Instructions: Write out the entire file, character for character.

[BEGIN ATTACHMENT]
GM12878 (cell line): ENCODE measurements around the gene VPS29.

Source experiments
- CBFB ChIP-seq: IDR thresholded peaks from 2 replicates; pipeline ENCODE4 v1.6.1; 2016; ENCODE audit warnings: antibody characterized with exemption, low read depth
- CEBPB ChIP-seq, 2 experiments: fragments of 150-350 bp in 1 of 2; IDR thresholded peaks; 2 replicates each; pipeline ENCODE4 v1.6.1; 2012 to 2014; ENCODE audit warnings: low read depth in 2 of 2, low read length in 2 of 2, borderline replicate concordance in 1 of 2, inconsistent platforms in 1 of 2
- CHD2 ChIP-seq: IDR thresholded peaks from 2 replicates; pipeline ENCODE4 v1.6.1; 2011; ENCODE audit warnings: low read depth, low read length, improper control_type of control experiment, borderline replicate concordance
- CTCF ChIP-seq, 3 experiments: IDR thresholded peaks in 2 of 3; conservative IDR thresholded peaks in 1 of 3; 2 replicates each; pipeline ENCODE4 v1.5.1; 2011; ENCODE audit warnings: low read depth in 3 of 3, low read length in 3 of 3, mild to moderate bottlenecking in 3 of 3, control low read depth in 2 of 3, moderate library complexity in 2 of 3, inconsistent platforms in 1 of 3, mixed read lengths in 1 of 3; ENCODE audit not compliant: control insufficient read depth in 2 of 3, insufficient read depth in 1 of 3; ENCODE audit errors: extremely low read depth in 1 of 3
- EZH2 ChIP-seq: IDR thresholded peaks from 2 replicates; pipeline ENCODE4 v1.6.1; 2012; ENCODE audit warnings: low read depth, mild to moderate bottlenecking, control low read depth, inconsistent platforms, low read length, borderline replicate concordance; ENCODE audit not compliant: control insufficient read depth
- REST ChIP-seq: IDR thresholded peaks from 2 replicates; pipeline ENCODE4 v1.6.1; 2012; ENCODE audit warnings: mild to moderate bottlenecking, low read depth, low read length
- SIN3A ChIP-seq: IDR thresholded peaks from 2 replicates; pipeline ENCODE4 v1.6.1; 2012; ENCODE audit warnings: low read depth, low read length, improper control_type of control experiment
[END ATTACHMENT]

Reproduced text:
GM12878 (cell line): ENCODE measurements around the gene VPS29.

Source experiments
- CBFB ChIP-seq: IDR thresholded peaks from 2 replicates; pipeline ENCODE4 v1.6.1; 2016; ENCODE audit warnings: antibody characterized with exemption, low read depth
- CEBPB ChIP-seq, 2 experiments: fragments of 150-350 bp in 1 of 2; IDR thresholded peaks; 2 replicates each; pipeline ENCODE4 v1.6.1; 2012 to 2014; ENCODE audit warnings: low read depth in 2 of 2, low read length in 2 of 2, borderline replicate concordance in 1 of 2, inconsistent platforms in 1 of 2
- CHD2 ChIP-seq: IDR thresholded peaks from 2 replicates; pipeline ENCODE4 v1.6.1; 2011; ENCODE audit warnings: low read depth, low read length, improper control_type of control experiment, borderline replicate concordance
- CTCF ChIP-seq, 3 experiments: IDR thresholded peaks in 2 of 3; conservative IDR thresholded peaks in 1 of 3; 2 replicates each; pipeline ENCODE4 v1.5.1; 2011; ENCODE audit warnings: low read depth in 3 of 3, low read length in 3 of 3, mild to moderate bottlenecking in 3 of 3, control low read depth in 2 of 3, moderate library complexity in 2 of 3, inconsistent platforms in 1 of 3, mixed read lengths in 1 of 3; ENCODE audit not compliant: control insufficient read depth in 2 of 3, insufficient read depth in 1 of 3; ENCODE audit errors: extremely low read depth in 1 of 3
- EZH2 ChIP-seq: IDR thresholded peaks from 2 replicates; pipeline ENCODE4 v1.6.1; 2012; ENCODE audit warnings: low read depth, mild to moderate bottlenecking, control low read depth, inconsistent platforms, low read length, borderline replicate concordance; ENCODE audit not compliant: control insufficient read depth
- REST ChIP-seq: IDR thresholded peaks from 2 replicates; pipeline ENCODE4 v1.6.1; 2012; ENCODE audit warnings: mild to moderate bottlenecking, low read depth, low read length
- SIN3A ChIP-seq: IDR thresholded peaks from 2 replicates; pipeline ENCODE4 v1.6.1; 2012; ENCODE audit warnings: low read depth, low read length, improper control_type of control experiment